We won't even know who President Donald Trump's pick to replace the late Ruth Bader Ginsburg on the Supreme Court will be until late this week, but we know now for (almost) certain that Senate Majority Leader Mitch McConnell (R-Kentucky) has the votes to confirm the pick to the court.
The last 72 hours have made that much clear. On Tuesday morning, Utah Sen. Mitt Romney announced that he supports a vote on Trump's nominee. "I intend to follow the Constitution and precedent in considering the President's nominee," he said in a statement. "If the nominee reaches the Senate floor, I intend to vote based upon their qualifications."
Romney's decision comes two days after retiring Tennessee Sen. Lamar Alexander announced that he supported a vote on Trump's eventual nominee before the election, eliminating perhaps the single most likely GOPer to join Sens. Lisa Murkowski of Alaska and Susan Collins of Maine in opposition to confirming a Supreme Court justice this close to a presidential election. Then, on Monday, Colorado Sen. Cory Gardner, who is an underdog for a second term this November, said that he too backed a vote before the election. As did Sen. Chuck Grassley of Iowa who had, in the past, expressed significant reservations about trying to confirm a justice in the waning days of an election.
And with those critical dominoes, any experienced vote-counter can see the writing on the wall: This nomination is going to go through -- and McConnell is going to win.
Here's why. McConnell can afford to lose three Republican senators and still have the 50 votes he needs to end debate on the eventual nominee (aka invoke cloture) and confirm the person to the court. (The change in filibuster rules, which was begun by then-Senate Majority Harry Reid in 2013 for appeals court judges, opened this Pandora's box.)
Murkowski and Collins are two. McConnell actually could have afforded to lose Romney's vote and still get the nominee through. Now that he has Romney in the fold, McConnell has even more wiggle room -- although he's not likely to need it.
Yes, it's never over until it's over. And yes, there is a group of senators who haven't announced their positions on the confirmation vote -- most notably retiring Kansas Sen. Pat Roberts. Roberts, like Alexander, is a seen as part of the Republican old guard and someone who might worry about the precedent being set by trying to push a nominee through so close to an election. And without a reelection race ever again to worry about, Roberts can act on his conscience.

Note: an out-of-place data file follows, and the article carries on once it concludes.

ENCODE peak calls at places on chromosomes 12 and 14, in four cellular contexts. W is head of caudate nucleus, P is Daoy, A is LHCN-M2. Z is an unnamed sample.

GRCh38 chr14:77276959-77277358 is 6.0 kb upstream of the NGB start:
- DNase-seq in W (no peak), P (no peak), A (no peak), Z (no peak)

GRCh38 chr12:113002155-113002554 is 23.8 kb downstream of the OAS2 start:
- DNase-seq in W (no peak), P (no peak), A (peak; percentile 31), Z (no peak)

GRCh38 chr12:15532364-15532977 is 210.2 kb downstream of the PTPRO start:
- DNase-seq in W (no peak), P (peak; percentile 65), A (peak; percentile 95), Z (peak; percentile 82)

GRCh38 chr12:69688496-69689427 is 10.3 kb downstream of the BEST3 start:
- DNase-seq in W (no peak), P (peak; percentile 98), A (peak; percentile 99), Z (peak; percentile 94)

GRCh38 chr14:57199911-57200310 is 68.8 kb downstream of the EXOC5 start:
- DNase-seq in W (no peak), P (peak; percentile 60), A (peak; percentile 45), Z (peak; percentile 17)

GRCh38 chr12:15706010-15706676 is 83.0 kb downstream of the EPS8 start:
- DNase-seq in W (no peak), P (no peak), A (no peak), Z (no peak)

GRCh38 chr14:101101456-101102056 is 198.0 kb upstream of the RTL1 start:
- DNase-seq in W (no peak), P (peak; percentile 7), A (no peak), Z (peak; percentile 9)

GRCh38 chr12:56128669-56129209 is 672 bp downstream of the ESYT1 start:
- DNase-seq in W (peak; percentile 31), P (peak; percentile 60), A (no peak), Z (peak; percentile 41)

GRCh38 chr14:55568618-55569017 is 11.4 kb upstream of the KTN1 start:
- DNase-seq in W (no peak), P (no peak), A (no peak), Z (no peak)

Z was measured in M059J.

But with Romney and Alexander now backing McConnell, it's extremely hard to believe that Roberts would come out in opposition to the vote -- knowing that it wouldn't change anything. A Roberts "no" on the eventual nominee still would leave McConnell with 50 "yes" votes -- and the nominee would be confirmed. Why charge at that windmill if you are Roberts, a lifelong conservative with little interest in making news at the end of his career?
Like him or hate him, you have to hand it to McConnell. He has, again, proven that he commands the almost total loyalty of his GOP conference. As McConnell did with the contentious Supreme Court nomination of Brett Kavanaugh, who was confirmed by a 50-48 vote, he has demonstrated that when the pressure is on, he is able to line up votes like very few leaders before him.
Barring some sort of major development to derail the process -- if, say, Trump went off script and picked someone seen as far too extreme -- McConnell is going to have played the critical role in confirming three Supreme Court justices over the last four years and fundamentally altering the ideological makeup of the court for decades to come. And that's not even considering the hundreds -- literally -- of federal judges below the Supreme Court level that Trump has nominated and McConnell has confirmed through the Senate.
"You know what Mitch's biggest thing is in the whole world? His judges," Trump told Washington Post reporter Bob Woodward in December 2019. "He will absolutely ask me, please let's get the judge approved instead of 10 ambassadors."
And now, with the near-certain confirmation of fully one third of the court over the last four years, McConnell's legacy is complete. He will go down as one of the most consequential Senate leaders in modern history, overseeing a massive ideological overhaul of the judiciary branch from the bottom all the way to the top. And there's not a damn thing Democrats can do about it.